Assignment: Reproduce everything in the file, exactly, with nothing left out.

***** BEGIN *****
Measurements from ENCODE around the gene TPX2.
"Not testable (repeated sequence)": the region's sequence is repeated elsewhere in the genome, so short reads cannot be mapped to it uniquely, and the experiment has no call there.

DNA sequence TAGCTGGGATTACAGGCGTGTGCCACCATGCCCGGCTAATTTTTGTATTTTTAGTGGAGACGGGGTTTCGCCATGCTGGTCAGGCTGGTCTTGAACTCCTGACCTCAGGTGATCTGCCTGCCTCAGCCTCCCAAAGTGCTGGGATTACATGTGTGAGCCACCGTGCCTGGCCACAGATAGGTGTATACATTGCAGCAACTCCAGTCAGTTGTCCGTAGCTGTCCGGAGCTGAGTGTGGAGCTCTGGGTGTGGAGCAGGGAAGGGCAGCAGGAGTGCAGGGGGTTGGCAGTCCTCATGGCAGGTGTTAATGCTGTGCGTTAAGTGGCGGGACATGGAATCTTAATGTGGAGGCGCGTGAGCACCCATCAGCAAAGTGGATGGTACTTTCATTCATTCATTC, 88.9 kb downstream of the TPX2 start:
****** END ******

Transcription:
Measurements from ENCODE around the gene TPX2.
"Not testable (repeated sequence)": the region's sequence is repeated elsewhere in the genome, so short reads cannot be mapped to it uniquely, and the experiment has no call there.

DNA sequence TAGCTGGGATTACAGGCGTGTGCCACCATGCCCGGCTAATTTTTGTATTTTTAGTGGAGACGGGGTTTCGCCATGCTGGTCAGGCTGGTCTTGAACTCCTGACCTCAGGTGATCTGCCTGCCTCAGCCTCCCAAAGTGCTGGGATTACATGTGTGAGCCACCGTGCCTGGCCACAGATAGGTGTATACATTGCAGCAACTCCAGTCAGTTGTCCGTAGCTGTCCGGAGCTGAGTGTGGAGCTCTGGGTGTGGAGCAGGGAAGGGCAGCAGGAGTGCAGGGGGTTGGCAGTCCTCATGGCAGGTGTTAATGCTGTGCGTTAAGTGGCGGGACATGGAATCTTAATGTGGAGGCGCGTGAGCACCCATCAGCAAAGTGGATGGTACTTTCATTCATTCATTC, 88.9 kb downstream of the TPX2 start: